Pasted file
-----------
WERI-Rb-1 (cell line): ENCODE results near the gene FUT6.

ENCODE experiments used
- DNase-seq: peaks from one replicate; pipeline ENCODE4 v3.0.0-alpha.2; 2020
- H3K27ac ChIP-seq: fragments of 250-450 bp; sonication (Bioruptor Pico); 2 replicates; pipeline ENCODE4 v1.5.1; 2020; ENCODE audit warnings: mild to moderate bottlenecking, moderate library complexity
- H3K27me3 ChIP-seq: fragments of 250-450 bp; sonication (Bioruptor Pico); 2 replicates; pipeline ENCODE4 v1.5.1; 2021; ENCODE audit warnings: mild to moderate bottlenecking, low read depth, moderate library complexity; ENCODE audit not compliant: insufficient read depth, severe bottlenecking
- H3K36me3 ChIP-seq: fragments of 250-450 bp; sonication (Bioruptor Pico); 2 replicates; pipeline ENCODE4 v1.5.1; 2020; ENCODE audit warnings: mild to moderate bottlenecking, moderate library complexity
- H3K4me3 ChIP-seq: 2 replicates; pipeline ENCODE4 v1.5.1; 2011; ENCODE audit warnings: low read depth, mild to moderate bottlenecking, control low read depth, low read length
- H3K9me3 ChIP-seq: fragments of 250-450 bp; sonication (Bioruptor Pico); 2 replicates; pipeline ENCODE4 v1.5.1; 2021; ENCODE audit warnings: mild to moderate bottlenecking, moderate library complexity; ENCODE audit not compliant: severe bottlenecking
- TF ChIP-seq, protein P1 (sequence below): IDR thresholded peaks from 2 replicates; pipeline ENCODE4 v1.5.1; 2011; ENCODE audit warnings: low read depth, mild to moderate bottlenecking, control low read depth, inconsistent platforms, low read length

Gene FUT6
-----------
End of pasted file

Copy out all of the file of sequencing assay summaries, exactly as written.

WERI-Rb-1 (cell line): ENCODE results near the gene FUT6.

ENCODE experiments used
- DNase-seq: peaks from one replicate; pipeline ENCODE4 v3.0.0-alpha.2; 2020
- H3K27ac ChIP-seq: fragments of 250-450 bp; sonication (Bioruptor Pico); 2 replicates; pipeline ENCODE4 v1.5.1; 2020; ENCODE audit warnings: mild to moderate bottlenecking, moderate library complexity
- H3K27me3 ChIP-seq: fragments of 250-450 bp; sonication (Bioruptor Pico); 2 replicates; pipeline ENCODE4 v1.5.1; 2021; ENCODE audit warnings: mild to moderate bottlenecking, low read depth, moderate library complexity; ENCODE audit not compliant: insufficient read depth, severe bottlenecking
- H3K36me3 ChIP-seq: fragments of 250-450 bp; sonication (Bioruptor Pico); 2 replicates; pipeline ENCODE4 v1.5.1; 2020; ENCODE audit warnings: mild to moderate bottlenecking, moderate library complexity
- H3K4me3 ChIP-seq: 2 replicates; pipeline ENCODE4 v1.5.1; 2011; ENCODE audit warnings: low read depth, mild to moderate bottlenecking, control low read depth, low read length
- H3K9me3 ChIP-seq: fragments of 250-450 bp; sonication (Bioruptor Pico); 2 replicates; pipeline ENCODE4 v1.5.1; 2021; ENCODE audit warnings: mild to moderate bottlenecking, moderate library complexity; ENCODE audit not compliant: severe bottlenecking
- TF ChIP-seq, protein P1 (sequence below): IDR thresholded peaks from 2 replicates; pipeline ENCODE4 v1.5.1; 2011; ENCODE audit warnings: low read depth, mild to moderate bottlenecking, control low read depth, inconsistent platforms, low read length

Gene FUT6